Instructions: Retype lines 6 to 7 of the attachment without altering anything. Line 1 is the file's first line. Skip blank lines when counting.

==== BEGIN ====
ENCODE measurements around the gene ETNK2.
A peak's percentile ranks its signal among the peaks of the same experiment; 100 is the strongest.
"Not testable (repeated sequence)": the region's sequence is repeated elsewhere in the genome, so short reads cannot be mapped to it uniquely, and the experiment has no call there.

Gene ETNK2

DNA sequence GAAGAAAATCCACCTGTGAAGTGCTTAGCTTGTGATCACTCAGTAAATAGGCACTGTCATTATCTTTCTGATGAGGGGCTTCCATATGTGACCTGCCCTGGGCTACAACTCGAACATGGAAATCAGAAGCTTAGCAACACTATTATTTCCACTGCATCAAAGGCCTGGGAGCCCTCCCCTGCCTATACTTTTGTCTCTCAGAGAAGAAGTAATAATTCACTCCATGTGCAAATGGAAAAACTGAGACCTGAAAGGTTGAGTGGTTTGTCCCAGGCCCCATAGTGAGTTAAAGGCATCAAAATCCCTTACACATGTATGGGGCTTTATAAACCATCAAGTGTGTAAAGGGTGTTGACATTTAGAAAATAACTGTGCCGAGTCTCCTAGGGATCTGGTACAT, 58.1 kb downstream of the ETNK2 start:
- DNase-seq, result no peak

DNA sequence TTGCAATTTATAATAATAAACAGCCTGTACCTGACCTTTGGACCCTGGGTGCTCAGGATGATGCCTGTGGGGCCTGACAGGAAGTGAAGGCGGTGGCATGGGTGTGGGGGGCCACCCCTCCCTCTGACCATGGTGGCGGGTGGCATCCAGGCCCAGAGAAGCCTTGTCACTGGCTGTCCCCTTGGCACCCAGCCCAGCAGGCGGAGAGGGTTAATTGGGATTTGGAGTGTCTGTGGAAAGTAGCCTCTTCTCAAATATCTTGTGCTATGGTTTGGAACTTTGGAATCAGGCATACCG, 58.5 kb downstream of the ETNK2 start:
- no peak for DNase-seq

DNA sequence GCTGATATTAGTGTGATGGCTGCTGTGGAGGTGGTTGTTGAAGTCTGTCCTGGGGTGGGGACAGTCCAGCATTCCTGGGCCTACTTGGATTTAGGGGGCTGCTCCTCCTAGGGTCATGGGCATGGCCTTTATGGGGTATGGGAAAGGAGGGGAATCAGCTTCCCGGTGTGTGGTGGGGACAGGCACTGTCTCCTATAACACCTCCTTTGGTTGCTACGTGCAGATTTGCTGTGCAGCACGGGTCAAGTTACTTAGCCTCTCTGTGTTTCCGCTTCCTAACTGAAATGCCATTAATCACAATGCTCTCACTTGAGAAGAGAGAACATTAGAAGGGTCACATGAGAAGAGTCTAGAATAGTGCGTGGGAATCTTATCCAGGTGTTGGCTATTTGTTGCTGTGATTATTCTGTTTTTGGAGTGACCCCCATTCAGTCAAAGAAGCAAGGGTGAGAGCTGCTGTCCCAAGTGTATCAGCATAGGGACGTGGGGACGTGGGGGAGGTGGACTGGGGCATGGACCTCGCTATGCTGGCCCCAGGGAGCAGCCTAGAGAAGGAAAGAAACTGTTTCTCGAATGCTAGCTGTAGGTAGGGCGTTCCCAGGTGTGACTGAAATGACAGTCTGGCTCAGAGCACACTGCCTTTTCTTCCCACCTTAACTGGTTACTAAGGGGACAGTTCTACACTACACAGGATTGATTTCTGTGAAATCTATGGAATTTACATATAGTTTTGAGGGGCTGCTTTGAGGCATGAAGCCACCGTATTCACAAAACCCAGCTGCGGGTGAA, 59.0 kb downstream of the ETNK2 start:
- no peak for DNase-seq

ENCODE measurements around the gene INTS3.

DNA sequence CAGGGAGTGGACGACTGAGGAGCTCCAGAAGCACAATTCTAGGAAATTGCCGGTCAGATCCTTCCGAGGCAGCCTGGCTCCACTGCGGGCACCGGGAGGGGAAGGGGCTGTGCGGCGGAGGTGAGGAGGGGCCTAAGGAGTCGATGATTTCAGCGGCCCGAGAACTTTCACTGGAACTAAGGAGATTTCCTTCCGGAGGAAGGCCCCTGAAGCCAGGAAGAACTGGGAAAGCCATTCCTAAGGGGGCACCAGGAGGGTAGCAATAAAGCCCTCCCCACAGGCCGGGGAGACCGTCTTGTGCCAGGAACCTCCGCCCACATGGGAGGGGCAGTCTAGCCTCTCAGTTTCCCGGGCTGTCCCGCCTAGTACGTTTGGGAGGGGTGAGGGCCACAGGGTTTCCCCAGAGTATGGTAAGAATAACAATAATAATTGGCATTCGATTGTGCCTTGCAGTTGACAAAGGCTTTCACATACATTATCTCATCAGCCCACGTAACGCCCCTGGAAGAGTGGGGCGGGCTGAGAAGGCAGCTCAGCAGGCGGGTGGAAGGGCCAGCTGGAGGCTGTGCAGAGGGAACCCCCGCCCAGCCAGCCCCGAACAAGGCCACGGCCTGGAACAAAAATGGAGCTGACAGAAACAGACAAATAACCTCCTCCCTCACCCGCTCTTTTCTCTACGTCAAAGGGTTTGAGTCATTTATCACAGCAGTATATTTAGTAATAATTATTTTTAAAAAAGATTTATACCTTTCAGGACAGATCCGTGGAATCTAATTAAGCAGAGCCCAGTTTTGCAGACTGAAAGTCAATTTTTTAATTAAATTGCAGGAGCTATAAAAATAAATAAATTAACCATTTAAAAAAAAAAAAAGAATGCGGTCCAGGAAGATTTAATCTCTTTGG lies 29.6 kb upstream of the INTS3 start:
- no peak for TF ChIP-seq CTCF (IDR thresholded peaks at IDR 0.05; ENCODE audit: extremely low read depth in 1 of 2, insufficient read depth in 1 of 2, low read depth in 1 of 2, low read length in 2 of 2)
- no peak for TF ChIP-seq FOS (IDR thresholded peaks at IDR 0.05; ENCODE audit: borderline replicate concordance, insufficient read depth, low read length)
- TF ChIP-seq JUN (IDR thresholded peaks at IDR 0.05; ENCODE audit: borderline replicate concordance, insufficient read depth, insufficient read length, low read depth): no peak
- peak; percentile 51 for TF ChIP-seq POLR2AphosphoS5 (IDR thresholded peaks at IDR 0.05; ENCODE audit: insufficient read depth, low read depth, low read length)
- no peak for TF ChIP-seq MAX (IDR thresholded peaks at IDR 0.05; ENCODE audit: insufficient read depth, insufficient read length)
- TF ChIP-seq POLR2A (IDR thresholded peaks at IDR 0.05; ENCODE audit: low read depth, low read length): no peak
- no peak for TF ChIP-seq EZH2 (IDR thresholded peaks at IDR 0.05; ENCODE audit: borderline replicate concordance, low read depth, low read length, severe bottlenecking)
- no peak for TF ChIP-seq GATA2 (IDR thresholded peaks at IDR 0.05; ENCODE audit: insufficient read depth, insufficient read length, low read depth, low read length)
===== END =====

- DNase-seq, result no peak

DNA sequence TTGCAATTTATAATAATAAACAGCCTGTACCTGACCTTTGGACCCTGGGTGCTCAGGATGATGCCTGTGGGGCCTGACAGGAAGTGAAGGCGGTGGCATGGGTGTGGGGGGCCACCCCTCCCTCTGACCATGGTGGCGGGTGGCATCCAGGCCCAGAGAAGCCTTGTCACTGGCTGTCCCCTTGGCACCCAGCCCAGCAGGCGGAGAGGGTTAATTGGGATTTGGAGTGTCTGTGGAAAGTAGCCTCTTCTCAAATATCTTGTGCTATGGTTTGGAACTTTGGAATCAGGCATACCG, 58.5 kb downstream of the ETNK2 start: